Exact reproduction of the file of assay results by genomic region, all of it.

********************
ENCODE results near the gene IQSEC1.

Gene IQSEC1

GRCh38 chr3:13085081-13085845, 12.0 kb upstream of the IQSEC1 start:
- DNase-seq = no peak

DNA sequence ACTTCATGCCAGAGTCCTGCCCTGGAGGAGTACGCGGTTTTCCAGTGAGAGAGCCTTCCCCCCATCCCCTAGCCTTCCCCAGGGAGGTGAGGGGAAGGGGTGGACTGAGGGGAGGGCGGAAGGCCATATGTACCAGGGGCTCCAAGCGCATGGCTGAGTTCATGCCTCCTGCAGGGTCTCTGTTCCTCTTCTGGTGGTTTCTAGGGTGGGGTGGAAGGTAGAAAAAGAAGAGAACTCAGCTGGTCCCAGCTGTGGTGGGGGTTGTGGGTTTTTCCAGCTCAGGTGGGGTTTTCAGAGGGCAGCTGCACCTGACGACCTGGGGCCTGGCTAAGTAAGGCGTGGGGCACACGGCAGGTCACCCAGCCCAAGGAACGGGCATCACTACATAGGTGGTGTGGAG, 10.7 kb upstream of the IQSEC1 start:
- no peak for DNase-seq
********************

ENCODE results near the gene IQSEC1.

Gene IQSEC1

GRCh38 chr3:13085081-13085845, 12.0 kb upstream of the IQSEC1 start:
- DNase-seq = no peak

DNA sequence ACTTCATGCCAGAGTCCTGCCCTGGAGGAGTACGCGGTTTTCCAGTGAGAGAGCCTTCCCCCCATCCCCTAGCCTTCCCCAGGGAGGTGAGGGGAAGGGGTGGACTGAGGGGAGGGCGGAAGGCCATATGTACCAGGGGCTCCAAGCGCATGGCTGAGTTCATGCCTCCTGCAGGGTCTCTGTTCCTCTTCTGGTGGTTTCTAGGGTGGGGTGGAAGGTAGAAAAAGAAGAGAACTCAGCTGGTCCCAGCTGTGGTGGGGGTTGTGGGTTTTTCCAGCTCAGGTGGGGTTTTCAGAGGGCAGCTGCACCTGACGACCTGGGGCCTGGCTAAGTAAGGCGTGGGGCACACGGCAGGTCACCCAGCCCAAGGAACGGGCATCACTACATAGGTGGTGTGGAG, 10.7 kb upstream of the IQSEC1 start:
- no peak for DNase-seq